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office he held until 1873, when his merits were properly acknowledged by his being made Principal Keeper of the Register of Deeds in Scotland. Previous to his appointment in 1853 he, in concert with Robertson, originated the Spalding Club, a society devoted to the collection and publication of MSS. bearing on the history of the northern counties of Scotland. Among the last volumes publisbed was the curious Book of Deer, a copy of which Mr. Stuart sent to the Pope, who graciously acknowledged the present, hoping at the same time that the interest shown in the history of the early Church might lead its author to become a member of the Romish communion. His great work was, however, the two folio volumes entitled The Sculptured Stones of Scotland, which will long remain a grand monument of his learned labours and sound judgment in the more difficult archæological questions of his day.

On his arriving at Edinburgh he was at once made one of the Secretaries of the Society of Scottish Antiquaries, and became the life and soul of the Society. He was so intimately connected with it that it is not easy to imagine the Society without him. He was the first among those who entered into the question of Druids and their circles, which he had done more to place in their true light than any of his contemporaries. Where the spade could throw any light he at once appealed to it; and the results of his diggings confirmed his theory that all such circles are more or less connected with burial-places, and that Druidic altars and temples existed only in men's brains. No one who has read his article on this subject, contained in the second volume of bis Sculptured Stones, will have any lingering doubt on the point.

He was an uncompromising Churchman, but could deeply sympathise with religious earnestness everywhere, and his loss will be deeply felt by those who have so long been aided by his wise counsel and liberal purse. His own University of Aberdeen made him LL.D., and he was an honorary member of the Royal Archæological Institute of Great Britain and Ireland, and of the Societies of the Antiquaries of Zurich and Di storia Patria at Palermo.

By his first wife, the only daughter of Mr. Alex. Burness of Mastrich, Aberdeenshire, he left two married daughters. By his second wife, Jane, daughter of Colonel Ogilvie of Auchines, Brechin, he had issue; but the loss of some grandchildren by his first wife, and all his children by his second wife, greatly affected his health, and probably hastened the removal of one who was a Christian, not merely by profession of words, but in genuine principle and practical work. He died at Ambleside, 19 July 1877, in the sixty-fourth year of his age.

317

Correspondence.

TO THE EDITOR OF THE ARCHÆOLOGIA CAMBRENSIS,

IN RE COYTY CASTLE. SIR.-In my last letter on this subject I refrained from giving a pedigree of the family of Griffith, which exists in Harleian MS. 6128, being desirous of comparing it with the original Griffith pedigree, — —a fine document now in the possession of Sir Henry Somerville Boynton, Bart., of Burton Agnes, co. York. This I have been enabled to do through the kindness of Lady Boynton, who copied out for me the portion of the original pedigree relating to the subject of Coyty Castle, the Vernons and Egertons.

Ednyved Vychan married Gwenllian, daughter of Rhys ab Gruffydd of South Wales. Their second son was Griffith, who married Gwenllian, daughter of Howel ab Trahaiarn ab Gwgan, lord of Brecknock, and by her had issue, Howel, who by Tangwystl, daughter of David Goch ab Howel Vychan, was father of Gruffydd, who married Nest, daughter of Caradoc ab Gwilim, lord of Cemmaes, and had issue, Rhys ab Gruffydd, who, by a daughter of Hamon Turbeville of Penlyn (?), was father of Sir Rhys, who married Joan the daughter and heiress of Sir Philip Somerville (1377) of Wichnour in Staffordshire, which thenceforth became the seat of the family. Sir Rhys and his wife had issue, another Sir Rhys (1380), who married, firstly, Isabel, daughter and heir of Sir Richard (or Robert) Stackpoole, and by her had a daughter Joan, heiress of her mother, who, as stated in my last letter, married Sir Richard Vernon (1413), “ of whom the Vernons now living are descended”. Sir Rhys, however, married a second time, Margaret, daughter of Lord Zouche, and by her had issue, Thomas Griffith, Esq. (1430), and John, who was beheaded. The elder son, Thomas Griffith, married Ann, daughter of Sir William Blount, and had issue, Sir John of Wichnour and Burton Agnes, who married Katherine, daughter of Sir Robert Tyrwhitt of Ketteby, co. Lincoln; and from these descended the further line of Griffith, the Egertons of Wrinchill, and the Boyntons, the present representatives of the Griffith family.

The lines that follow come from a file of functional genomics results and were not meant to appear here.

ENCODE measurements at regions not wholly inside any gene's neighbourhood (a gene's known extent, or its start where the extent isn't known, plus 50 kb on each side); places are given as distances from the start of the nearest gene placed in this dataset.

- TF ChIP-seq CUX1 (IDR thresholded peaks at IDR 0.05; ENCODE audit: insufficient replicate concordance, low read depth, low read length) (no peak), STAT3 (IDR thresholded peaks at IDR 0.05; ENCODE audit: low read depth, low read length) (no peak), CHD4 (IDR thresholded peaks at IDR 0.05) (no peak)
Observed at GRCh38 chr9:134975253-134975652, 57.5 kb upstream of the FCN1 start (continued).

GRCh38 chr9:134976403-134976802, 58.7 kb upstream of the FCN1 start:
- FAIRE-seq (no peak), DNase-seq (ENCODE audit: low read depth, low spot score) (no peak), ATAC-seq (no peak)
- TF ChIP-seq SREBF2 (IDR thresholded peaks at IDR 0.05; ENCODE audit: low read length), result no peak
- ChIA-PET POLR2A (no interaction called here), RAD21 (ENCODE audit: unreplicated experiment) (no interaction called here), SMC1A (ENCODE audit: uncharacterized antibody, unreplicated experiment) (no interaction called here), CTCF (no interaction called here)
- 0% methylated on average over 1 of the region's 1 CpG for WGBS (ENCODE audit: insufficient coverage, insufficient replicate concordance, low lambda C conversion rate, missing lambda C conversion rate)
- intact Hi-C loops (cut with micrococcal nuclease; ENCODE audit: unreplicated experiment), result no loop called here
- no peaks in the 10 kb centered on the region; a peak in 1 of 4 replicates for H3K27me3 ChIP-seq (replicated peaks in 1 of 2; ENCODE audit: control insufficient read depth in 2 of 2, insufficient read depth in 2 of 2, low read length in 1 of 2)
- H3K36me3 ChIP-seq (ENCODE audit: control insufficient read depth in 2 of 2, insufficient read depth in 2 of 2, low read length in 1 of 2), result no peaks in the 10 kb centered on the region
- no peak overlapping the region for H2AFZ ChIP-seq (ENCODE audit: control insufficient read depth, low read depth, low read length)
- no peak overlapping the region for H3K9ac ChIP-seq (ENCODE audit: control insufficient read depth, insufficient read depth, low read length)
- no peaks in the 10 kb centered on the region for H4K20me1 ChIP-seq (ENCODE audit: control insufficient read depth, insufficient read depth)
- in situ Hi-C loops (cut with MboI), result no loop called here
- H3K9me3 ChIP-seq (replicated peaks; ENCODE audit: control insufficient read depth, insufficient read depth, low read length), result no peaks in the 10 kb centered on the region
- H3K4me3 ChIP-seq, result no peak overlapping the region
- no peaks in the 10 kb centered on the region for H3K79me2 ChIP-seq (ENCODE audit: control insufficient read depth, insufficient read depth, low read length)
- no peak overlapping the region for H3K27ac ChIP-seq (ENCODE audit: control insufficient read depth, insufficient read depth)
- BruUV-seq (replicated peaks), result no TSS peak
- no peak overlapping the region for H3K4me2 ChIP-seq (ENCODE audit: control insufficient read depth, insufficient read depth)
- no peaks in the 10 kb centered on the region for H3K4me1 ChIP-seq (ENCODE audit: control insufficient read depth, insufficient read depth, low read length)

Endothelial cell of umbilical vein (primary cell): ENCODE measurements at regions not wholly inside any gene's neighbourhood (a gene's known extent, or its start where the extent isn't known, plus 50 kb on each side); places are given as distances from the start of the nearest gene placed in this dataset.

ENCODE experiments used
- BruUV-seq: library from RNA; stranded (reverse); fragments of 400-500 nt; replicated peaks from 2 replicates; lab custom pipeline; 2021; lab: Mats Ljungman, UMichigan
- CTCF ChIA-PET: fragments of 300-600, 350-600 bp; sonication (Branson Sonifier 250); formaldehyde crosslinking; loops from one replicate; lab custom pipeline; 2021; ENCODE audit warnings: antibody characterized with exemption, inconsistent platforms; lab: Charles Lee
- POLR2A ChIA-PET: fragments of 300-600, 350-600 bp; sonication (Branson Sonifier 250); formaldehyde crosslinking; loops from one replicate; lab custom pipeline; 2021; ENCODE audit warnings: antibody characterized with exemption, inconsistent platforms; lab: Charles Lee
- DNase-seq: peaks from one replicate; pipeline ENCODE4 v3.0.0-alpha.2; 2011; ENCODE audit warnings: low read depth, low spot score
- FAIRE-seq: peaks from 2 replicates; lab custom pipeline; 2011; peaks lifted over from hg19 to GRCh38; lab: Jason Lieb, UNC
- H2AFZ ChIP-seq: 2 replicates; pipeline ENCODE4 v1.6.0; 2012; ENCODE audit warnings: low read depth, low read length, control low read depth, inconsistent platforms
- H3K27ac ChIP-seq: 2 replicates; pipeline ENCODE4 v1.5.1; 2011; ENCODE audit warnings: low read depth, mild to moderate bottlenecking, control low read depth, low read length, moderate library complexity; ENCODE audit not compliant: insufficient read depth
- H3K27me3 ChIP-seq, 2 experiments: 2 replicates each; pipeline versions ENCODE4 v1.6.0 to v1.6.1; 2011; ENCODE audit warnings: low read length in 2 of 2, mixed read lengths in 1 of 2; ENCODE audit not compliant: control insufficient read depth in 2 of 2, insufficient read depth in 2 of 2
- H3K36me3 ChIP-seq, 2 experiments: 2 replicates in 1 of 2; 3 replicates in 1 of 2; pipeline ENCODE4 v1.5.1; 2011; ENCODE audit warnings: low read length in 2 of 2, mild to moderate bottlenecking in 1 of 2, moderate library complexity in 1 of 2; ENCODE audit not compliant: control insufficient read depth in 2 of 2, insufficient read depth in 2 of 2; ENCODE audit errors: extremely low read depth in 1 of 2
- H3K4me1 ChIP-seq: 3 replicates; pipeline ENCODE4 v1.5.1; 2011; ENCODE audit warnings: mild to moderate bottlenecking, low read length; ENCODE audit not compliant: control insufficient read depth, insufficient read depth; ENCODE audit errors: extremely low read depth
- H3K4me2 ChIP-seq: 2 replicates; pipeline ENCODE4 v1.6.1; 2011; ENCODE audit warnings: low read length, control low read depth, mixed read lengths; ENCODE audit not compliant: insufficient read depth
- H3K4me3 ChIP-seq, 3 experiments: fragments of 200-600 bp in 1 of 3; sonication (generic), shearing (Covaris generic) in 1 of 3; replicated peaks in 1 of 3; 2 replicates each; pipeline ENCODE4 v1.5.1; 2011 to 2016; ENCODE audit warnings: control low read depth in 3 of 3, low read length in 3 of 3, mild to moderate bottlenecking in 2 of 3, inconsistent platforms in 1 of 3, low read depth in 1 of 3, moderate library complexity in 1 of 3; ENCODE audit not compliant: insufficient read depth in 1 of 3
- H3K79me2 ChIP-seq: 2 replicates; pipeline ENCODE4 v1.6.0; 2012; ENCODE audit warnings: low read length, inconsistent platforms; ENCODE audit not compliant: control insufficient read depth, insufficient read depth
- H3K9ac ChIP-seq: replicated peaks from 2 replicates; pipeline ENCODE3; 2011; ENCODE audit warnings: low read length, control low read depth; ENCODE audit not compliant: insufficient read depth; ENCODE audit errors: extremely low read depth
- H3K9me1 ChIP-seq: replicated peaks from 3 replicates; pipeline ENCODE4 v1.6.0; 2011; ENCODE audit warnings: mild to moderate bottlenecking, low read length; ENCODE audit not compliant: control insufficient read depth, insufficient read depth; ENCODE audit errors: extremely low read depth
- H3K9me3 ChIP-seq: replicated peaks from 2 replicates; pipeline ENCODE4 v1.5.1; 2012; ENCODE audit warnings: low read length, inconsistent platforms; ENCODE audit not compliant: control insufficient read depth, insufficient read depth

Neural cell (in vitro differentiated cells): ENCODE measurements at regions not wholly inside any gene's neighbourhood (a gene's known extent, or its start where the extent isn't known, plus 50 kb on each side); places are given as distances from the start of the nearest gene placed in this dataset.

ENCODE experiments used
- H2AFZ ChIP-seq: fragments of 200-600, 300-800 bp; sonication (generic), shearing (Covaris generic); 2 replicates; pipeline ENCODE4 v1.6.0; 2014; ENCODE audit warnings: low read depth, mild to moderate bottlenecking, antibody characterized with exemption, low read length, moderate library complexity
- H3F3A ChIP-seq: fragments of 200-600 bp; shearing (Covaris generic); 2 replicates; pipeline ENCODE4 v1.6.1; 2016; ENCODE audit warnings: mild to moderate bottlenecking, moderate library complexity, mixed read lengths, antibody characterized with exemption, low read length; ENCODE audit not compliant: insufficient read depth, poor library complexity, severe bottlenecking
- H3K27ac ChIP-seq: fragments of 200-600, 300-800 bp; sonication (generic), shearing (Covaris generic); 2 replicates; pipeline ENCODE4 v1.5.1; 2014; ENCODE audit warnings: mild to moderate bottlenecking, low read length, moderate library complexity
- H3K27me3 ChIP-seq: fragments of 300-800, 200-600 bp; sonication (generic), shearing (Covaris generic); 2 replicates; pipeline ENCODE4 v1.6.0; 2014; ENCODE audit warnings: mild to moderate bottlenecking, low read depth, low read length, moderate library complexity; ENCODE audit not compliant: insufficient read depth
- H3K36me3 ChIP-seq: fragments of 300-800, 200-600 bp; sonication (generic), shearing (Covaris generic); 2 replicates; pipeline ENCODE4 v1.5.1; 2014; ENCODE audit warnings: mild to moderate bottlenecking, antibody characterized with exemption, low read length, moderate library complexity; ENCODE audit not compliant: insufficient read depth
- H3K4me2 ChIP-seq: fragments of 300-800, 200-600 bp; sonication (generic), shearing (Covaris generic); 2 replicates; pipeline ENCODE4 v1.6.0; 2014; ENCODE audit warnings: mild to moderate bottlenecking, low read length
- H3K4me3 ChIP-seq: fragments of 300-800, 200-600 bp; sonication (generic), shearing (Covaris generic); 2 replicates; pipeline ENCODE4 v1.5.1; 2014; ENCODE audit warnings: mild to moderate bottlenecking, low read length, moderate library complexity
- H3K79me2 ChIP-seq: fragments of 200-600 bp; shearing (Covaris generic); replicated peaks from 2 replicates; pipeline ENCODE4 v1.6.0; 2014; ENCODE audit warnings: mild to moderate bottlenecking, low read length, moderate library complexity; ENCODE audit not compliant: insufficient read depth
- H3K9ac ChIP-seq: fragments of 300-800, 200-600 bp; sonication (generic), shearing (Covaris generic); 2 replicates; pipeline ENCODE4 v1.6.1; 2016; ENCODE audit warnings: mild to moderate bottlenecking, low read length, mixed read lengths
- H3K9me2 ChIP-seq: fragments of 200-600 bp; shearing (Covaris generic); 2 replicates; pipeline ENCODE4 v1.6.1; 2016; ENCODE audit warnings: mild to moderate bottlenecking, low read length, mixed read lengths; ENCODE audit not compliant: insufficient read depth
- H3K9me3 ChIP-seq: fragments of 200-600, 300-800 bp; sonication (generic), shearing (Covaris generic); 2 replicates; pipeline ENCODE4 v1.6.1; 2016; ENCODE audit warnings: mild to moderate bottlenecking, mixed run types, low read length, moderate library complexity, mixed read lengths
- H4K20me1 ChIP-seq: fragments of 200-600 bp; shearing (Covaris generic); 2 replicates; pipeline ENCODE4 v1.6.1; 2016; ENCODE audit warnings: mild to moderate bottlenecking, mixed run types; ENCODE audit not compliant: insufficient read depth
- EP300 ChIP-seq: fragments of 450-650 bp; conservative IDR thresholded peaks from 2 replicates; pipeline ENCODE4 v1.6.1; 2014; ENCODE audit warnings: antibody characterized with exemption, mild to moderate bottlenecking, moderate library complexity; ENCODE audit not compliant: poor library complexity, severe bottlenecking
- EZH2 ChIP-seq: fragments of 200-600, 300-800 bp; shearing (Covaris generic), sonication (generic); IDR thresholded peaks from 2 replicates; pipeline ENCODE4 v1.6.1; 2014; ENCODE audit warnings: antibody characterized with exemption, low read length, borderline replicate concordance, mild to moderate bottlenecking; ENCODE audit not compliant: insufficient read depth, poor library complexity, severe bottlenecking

The above account shows how the Stackpole family went out of sight when its heiress married into a family far removed from the family estates ; and the issue of that marriage was only an heiress, while the main line was continued by a second alliance. How many families are thus lost, of whom an account may still remain in private archives ! It is too often the case that even good authors will say that a family is extinct, whereas it is only the chief line which has died out, or they happen not to know the history preserved by others.

Yours faithfully, Hy. F. J. VAUGHAN. 30, Edwardes Square, Kensington, W.

July 27th, 1877.

A RELIC OF ROMAN CATHOLIC DAYS IN WALES.

SIR.-In Vaynor, a rural district near Merthyr, one of the old inhabitants, a man nearing the allotted span of life, has what he considers a wonderful charm for curing madness in a dog. He takes a piece of cheese, and writes upon it with ink, in the form of a cross, the following delightfully simple bit of conjuring,

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This done, and the ink duly dry, the unfortunate dog is brought before him, its mouth opened, and the cheese administered. The success of the charm, according to the old man's idea, is marvellously certain. The doubter may put his doubts into two questions. Is it certain that there is anything the matter with the dog? If so, is there a virtue in cheese which the faculty has not discovered ? To the antiquary the matter is of great interest, as it is, no doubt, a relic of Roman Catholic days. The out-of-the-world district of Vaynor is just the spot where relics may be found, either in the tangible ones of old coins, china, etc., or half-hidden in the vernacular, or in the habits and customs of the place. In this case the meaning evidently is